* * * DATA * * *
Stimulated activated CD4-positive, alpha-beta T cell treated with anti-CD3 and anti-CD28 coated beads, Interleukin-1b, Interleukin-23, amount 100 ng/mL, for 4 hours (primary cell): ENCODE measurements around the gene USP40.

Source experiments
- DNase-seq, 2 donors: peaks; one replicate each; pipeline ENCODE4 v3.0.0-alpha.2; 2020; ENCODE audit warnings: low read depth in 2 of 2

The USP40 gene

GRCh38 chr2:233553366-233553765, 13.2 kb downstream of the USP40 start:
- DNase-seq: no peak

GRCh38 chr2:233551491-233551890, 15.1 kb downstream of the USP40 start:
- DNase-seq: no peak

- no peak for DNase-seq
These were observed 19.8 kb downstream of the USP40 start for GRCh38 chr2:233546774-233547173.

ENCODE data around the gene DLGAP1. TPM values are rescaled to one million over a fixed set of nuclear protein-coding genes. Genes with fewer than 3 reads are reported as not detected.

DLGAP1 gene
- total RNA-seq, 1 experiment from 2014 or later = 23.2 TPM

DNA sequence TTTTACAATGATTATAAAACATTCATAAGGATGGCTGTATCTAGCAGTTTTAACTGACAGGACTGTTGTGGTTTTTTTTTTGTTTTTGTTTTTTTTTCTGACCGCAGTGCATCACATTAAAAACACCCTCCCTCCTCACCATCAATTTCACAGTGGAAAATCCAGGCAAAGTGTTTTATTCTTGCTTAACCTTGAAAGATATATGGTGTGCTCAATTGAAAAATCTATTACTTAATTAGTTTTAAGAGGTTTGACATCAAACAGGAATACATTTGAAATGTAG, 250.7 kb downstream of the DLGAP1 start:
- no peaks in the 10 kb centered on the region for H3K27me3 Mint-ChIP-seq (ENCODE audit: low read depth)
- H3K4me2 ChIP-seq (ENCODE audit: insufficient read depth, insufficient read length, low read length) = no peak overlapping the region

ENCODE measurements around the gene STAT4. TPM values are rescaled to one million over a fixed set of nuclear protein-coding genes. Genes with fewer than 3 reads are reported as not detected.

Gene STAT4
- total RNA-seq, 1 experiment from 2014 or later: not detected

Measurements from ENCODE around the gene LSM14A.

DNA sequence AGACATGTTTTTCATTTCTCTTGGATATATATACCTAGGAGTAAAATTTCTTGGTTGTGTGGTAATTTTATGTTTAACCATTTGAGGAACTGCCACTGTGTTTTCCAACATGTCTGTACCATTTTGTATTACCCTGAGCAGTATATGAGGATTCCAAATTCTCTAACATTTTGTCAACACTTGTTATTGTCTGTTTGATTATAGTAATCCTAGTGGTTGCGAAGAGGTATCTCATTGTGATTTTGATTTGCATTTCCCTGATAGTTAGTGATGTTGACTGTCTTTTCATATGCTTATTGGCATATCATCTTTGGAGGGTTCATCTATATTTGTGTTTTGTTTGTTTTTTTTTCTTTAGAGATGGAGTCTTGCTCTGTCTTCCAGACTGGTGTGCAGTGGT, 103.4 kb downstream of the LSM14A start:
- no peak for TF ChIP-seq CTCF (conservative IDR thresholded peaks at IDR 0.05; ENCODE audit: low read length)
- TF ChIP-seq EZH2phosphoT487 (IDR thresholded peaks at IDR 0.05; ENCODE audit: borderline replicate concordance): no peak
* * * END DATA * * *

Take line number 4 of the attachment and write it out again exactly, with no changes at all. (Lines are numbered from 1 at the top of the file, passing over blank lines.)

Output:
The USP40 gene